Musings From a New Programmer
It’s week zero of my nine week apprenticeship at 8th Light in Chicago. Everyone said it would be hard. Everyone also said I would get through it. I’m questioning how “Everyone” got such a positive magic eight ball shake regarding my journey. So far all I’m seeing is “Outlook not so good” with every failed test.
See… I’m no engineer.
I’ve played a lot of different roles inside technical organizations over the years. I also ran my own consulting company and I know how hard it is to walk the consultant tight rope of delivering what a customer wants, while delivering what the customer actually needs.
I can build you a kick ass recruiting strategy. I can grow mentorship and conference strategies that develop healthy learning cultures. I can geek out with the best geeks in data/software/hardware/devops in the land. I can contribute! I can ask the tough questions! I can help learners learn! I can lead!
But I cannot write a line of code.
Now lets be real clear- I do not want to be a programmer.
I do want to create environments and cultures that allow for technologists and their teammates (product, project management, sales, operations, HR, finance etc) to do their best work together. When the entire community/organization has an understanding for each other’s role they collaborate much better together to build the best product, offer the best service, write the best software etc. and just plain dig working together in a meaningful way.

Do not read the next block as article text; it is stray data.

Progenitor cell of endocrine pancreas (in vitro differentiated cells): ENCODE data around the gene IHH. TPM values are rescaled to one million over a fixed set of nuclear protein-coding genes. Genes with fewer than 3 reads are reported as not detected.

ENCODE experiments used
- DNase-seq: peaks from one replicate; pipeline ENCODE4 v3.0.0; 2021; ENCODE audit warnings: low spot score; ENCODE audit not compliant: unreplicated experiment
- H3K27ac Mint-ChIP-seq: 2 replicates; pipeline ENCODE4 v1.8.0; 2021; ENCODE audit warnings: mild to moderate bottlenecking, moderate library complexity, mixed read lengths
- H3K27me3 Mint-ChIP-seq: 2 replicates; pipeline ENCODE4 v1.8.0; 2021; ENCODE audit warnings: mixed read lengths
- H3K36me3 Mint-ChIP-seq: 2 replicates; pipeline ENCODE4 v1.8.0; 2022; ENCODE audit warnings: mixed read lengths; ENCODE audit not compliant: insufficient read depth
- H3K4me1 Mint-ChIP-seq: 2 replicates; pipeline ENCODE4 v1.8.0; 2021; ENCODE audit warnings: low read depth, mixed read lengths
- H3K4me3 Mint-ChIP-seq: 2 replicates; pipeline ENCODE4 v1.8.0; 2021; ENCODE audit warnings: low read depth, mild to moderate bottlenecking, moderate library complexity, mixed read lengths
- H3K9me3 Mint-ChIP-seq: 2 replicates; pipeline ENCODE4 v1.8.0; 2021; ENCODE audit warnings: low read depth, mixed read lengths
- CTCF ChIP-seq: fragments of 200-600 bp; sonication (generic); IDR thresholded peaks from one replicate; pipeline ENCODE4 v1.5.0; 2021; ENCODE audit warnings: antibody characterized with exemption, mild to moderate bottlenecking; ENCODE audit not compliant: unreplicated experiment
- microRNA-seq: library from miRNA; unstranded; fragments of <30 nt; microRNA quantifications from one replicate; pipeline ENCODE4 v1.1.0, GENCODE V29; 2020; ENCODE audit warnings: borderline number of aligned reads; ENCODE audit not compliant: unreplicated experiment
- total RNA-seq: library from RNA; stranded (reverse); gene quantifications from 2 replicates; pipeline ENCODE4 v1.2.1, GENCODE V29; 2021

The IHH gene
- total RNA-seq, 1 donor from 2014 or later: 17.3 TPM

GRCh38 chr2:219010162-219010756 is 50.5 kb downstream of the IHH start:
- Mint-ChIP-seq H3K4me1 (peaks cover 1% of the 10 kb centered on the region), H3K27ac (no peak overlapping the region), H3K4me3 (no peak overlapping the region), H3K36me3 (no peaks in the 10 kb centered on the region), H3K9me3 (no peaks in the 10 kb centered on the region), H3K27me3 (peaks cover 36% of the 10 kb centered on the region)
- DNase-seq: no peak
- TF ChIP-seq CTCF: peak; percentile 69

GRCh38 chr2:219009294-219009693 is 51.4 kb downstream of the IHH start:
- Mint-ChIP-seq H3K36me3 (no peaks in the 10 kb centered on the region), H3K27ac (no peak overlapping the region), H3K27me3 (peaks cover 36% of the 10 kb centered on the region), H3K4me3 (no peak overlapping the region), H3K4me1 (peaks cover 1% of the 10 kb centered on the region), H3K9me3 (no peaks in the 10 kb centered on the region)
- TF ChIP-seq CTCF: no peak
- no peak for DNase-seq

Let’s consider a product being a healthy tech culture that drives autonomy, connection, and excellence. If I’m the product designer/owner responsible for delivering that product to my customer (in this instance- my team/organization) I have to have a high degree of empathy for what their experiences are. I need to understand:
- What they care about.
- What their pain points are.
- How I am uniquely positioned to respond to their needs.
At 8L people don’t just “appreciate” healthy engineering practices, they are at the core of the crafter philosophy. How can I understand their values and motivations if I don’t have empathy for what my crafter teammates do all day? If I preach empathy to teams (and I preach that a LOT) then it’s time I really understand with my fingers exactly what “healthy engineering practices” means.
I’m jumping down the rabbit hole to better understand the people who are my teammates, the people I may mentor and (hopefully) even the customers I want to delight. So…. See you next week? If I make it? Perhaps it will have sunk in why in Ruby classes and objects are the same thing? Classes= cookie cutter, objects=cookie? I hope some of you reading this understood that. (I’m working on it.)